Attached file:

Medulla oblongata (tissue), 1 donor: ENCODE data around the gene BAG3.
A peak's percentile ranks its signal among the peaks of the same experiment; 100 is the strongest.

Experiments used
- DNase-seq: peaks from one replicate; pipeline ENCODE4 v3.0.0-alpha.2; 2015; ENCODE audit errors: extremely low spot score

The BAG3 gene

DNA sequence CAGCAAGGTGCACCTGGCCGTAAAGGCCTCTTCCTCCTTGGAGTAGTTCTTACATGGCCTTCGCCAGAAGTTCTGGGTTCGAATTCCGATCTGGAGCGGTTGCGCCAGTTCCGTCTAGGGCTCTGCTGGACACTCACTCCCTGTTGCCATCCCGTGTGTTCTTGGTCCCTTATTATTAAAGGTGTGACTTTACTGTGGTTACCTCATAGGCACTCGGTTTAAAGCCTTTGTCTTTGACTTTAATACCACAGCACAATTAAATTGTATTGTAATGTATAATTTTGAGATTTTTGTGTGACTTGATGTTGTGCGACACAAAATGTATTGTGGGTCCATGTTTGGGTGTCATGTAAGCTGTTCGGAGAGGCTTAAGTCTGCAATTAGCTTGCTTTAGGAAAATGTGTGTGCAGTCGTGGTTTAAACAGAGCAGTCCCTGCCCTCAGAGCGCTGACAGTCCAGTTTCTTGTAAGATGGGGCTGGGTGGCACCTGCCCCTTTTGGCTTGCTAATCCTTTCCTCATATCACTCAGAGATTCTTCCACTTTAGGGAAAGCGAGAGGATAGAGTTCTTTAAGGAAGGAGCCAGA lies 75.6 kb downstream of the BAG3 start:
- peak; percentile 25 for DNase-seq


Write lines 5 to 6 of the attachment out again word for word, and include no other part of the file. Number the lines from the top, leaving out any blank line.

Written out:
The BAG3 gene

DNA sequence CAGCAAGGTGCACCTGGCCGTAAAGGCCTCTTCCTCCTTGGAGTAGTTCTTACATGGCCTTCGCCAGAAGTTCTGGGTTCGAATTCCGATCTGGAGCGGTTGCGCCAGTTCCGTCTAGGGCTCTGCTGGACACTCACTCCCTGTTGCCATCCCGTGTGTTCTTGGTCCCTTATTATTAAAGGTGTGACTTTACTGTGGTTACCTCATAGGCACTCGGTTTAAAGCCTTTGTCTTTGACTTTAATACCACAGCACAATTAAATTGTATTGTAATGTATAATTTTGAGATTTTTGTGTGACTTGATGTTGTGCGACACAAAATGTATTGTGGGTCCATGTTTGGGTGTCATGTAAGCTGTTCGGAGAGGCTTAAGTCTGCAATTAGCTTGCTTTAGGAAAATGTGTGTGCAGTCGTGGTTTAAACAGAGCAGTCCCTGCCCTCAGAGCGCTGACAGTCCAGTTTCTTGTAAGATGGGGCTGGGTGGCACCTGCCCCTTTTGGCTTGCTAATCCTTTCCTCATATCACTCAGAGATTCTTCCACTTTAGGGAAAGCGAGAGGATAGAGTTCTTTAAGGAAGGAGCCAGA lies 75.6 kb downstream of the BAG3 start: